Why is it called the Ring of Fire?
What geologic events occur here more frequently than any other place on Earth? Why?
How is this geologic activity related to plate tectonics?
8. Students and teacher read article “Why Should Continental Drift Matter to Me?” together and answer questions together or independently. Need to print article!!
No longer at: http://kids.earth.nasa.gov/archive/pangea/conclusion.html
Why does the shape of the earth’s oceans and continents continue to change?
What is happening to the Atlantic Ocean? The Pacific?
What continent will eventually connect with Europe?
Why will the Himalayas increase in height?
In what direction is the west coast of the United States (specifically California) moving? About how long will it take for California to collide with Alaska?
In 200 million years or so, what continent will be within easy reach of our Pacific coast?
a. Imagine you are a scientist who must provide support for their theory of plate tectonics. In a written report, summarize the supporting evidence you have found through fossil evidence as well as exploration of the ocean floor and the Ring of Fire region. You may supplement your report with sketches, drawings, maps, etc.
b. Prepare and present a report/demonstration that describes and illustrates one type of tectonic plate movement.
Evaluation of student work
3 = Student conducted all required research and gathered requested info; was attentive and highly engaged in class discussions, prepared well written report and/or oral presentation that demonstrated clear understanding of topic.
2 = Student conducted most of required research and gathered sufficient info; participated in class discussions; prepared a written report and/or oral presentation that demonstrated adequate understanding of topic.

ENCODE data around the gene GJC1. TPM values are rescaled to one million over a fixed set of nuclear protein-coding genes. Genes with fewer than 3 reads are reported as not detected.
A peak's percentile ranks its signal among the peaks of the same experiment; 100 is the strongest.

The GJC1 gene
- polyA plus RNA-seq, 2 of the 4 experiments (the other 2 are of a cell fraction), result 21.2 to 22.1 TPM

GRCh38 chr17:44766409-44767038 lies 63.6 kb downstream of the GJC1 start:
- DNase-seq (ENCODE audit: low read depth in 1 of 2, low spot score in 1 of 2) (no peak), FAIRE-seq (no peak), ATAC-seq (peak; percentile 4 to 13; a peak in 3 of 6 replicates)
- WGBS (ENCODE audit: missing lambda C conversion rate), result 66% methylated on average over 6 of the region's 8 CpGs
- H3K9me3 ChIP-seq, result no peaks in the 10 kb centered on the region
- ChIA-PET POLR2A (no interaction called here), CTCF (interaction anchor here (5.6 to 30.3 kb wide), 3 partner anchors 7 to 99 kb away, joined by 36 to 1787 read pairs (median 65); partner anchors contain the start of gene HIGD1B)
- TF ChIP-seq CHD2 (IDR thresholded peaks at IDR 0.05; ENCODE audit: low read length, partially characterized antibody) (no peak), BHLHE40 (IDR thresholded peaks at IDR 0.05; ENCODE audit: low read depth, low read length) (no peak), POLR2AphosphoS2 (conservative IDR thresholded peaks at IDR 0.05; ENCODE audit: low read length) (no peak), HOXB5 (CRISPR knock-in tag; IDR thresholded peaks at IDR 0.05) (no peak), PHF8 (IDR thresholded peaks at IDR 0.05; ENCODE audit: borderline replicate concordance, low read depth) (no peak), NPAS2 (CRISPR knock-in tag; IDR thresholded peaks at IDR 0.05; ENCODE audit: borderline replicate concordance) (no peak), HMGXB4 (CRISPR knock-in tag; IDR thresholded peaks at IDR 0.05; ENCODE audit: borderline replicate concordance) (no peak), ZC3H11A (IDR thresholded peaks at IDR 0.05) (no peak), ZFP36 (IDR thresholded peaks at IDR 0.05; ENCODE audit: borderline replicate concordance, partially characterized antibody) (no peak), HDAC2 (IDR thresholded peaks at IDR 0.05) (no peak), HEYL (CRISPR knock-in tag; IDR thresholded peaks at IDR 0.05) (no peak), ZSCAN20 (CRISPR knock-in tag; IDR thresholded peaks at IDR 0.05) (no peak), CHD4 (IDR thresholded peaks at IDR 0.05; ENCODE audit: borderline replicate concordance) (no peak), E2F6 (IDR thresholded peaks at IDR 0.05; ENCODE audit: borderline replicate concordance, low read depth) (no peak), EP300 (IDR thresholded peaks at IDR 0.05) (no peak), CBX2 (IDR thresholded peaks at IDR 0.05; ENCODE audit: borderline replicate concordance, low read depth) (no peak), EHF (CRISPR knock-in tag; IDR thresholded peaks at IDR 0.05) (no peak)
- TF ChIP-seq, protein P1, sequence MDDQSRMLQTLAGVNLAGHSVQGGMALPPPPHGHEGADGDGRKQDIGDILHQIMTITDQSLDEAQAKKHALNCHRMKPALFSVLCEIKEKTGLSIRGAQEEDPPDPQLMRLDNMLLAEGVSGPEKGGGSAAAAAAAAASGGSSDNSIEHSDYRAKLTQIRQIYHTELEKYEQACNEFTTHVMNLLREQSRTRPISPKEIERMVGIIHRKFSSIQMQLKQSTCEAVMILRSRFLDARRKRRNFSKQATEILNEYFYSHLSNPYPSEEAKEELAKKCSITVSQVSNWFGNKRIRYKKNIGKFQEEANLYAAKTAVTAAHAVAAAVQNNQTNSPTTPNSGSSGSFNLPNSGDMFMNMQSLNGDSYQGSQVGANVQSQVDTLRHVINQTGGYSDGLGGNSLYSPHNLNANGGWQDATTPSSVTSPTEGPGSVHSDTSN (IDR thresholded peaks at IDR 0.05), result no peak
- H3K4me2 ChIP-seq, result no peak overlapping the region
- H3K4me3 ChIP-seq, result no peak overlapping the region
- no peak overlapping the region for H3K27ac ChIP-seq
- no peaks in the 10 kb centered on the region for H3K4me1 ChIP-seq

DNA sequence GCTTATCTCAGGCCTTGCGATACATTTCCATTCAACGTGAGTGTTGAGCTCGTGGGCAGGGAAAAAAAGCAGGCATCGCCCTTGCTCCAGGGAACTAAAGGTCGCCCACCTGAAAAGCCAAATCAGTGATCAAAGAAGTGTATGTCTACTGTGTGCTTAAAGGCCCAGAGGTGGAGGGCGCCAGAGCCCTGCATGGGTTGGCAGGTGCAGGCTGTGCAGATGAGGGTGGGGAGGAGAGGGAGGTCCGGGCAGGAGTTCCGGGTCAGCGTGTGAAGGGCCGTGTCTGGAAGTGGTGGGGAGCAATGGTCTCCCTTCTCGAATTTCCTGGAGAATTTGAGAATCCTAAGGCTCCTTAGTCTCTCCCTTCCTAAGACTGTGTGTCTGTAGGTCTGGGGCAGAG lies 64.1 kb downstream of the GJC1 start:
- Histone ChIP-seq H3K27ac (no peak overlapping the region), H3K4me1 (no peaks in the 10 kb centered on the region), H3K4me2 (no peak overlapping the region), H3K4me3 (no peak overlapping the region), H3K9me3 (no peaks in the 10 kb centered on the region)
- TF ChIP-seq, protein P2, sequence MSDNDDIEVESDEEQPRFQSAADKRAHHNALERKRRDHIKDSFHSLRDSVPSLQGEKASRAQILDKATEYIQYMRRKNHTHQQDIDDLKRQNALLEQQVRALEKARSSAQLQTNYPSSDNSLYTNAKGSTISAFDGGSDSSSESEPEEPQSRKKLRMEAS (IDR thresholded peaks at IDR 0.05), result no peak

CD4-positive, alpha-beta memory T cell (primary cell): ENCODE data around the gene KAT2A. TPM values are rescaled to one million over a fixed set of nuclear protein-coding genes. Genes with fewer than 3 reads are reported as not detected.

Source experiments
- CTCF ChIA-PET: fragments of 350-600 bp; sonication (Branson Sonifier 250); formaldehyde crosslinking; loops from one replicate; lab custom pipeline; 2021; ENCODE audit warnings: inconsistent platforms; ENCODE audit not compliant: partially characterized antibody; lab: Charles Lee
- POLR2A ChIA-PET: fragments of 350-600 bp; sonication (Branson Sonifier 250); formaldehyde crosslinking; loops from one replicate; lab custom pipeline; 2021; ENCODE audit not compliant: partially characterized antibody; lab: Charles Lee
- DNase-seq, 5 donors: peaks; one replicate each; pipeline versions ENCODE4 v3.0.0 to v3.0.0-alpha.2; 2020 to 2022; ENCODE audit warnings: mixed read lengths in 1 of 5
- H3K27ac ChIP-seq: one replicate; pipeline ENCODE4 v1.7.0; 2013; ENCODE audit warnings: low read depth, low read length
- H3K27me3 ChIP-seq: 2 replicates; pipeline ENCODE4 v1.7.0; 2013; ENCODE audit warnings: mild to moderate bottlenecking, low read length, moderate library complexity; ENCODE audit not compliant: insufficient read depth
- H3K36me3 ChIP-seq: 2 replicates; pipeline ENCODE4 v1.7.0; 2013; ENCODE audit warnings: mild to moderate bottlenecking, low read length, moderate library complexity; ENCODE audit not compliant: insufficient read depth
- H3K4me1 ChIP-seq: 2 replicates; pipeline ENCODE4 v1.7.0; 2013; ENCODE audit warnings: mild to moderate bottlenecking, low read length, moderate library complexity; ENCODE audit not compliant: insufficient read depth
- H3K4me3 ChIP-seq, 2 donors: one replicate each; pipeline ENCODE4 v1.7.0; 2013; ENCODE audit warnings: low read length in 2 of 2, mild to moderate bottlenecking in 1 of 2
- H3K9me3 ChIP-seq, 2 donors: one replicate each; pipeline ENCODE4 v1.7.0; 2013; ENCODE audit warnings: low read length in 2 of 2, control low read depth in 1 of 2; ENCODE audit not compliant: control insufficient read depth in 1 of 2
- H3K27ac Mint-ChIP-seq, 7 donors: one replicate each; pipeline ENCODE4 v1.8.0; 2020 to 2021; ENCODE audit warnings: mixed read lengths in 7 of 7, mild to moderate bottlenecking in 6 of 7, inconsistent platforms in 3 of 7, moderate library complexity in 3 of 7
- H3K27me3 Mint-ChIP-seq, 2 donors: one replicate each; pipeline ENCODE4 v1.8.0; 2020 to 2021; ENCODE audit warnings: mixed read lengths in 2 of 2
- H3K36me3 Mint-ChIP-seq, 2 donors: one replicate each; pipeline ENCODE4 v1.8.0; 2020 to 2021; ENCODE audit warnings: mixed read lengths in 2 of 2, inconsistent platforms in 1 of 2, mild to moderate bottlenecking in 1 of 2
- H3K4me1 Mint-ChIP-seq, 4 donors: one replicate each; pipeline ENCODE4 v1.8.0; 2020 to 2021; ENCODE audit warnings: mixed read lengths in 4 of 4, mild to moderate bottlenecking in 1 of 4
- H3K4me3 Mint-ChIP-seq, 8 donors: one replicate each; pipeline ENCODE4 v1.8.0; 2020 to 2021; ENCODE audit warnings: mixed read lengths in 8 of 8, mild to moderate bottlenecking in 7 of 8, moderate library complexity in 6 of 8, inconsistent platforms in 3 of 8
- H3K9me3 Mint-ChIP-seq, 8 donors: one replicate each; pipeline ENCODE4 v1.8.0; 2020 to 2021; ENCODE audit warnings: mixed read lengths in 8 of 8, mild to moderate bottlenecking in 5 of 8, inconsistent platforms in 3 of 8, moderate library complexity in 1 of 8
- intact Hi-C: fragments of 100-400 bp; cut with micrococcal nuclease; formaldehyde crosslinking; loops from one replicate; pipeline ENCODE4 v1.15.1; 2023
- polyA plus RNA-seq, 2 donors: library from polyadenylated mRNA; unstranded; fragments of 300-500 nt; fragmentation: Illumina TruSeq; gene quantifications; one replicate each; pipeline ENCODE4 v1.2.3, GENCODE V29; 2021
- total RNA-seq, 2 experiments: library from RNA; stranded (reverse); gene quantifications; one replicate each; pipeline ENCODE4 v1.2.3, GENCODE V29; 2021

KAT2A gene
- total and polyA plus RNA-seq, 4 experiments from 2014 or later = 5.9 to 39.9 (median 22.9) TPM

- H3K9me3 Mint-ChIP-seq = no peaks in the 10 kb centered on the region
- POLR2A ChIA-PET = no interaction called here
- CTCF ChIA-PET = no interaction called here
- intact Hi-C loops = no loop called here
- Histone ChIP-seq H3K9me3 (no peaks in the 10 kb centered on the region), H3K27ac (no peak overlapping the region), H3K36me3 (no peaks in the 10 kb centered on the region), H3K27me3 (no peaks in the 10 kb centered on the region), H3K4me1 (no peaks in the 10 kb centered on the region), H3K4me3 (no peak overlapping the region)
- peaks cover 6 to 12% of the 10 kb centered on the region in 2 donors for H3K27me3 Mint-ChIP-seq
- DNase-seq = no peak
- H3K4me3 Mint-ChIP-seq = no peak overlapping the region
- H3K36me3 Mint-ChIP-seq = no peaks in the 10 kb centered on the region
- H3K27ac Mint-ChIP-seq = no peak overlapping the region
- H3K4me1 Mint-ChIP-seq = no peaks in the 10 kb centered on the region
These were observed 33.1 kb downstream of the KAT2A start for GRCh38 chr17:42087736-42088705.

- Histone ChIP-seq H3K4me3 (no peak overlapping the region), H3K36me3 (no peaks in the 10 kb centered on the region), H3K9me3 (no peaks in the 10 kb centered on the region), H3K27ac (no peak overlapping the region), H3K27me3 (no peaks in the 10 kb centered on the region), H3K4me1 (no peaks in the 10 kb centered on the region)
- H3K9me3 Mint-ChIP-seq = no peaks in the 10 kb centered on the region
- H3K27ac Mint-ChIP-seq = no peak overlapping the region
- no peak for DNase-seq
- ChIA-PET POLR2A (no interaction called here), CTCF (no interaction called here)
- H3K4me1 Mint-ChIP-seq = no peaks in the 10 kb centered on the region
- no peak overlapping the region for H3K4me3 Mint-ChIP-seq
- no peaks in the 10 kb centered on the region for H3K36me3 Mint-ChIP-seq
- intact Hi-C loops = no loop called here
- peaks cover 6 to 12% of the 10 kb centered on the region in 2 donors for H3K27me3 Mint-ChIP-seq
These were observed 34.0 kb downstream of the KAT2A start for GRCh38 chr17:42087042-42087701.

1 = Student conducted less than half of required research, gathering insufficient info for discussion; participated minimally in class discussions, prepared an inadequate report and/or oral presentation.
Prior Learning Required:
Adaptations for Special Needs Students/ELLs:
For computer time, special needs students and ELLs will be partnered with a classmate who is proficient with computer use.
Modified questioning sheets and responses
Teacher Notes and Reflections:
Unit taken from Discovery Education Science sight.
Unit takes about four 40-45 minute periods.
State Technology Framework:
Local Curriculum Connections:
Ashford Science Curriculum:
Grade Level Topic: Earth ScienceAshford Technology Curriculum:
Text connection: Earth Changing Surface
Science and Technology Connection: How has technology improved our understanding of the Earth’s processes?
Use technology to create documents or projects designed to communicate thoughts, ideas or stories
Use simulation programs in conjunction with content curriculum
Use technology to find, evaluate, organize and reorganize information
Basic navigation within an Internet site unassisted
Use information gathered through electronic media in a report
Location of appropriate Internet sites
Use Internet vocabulary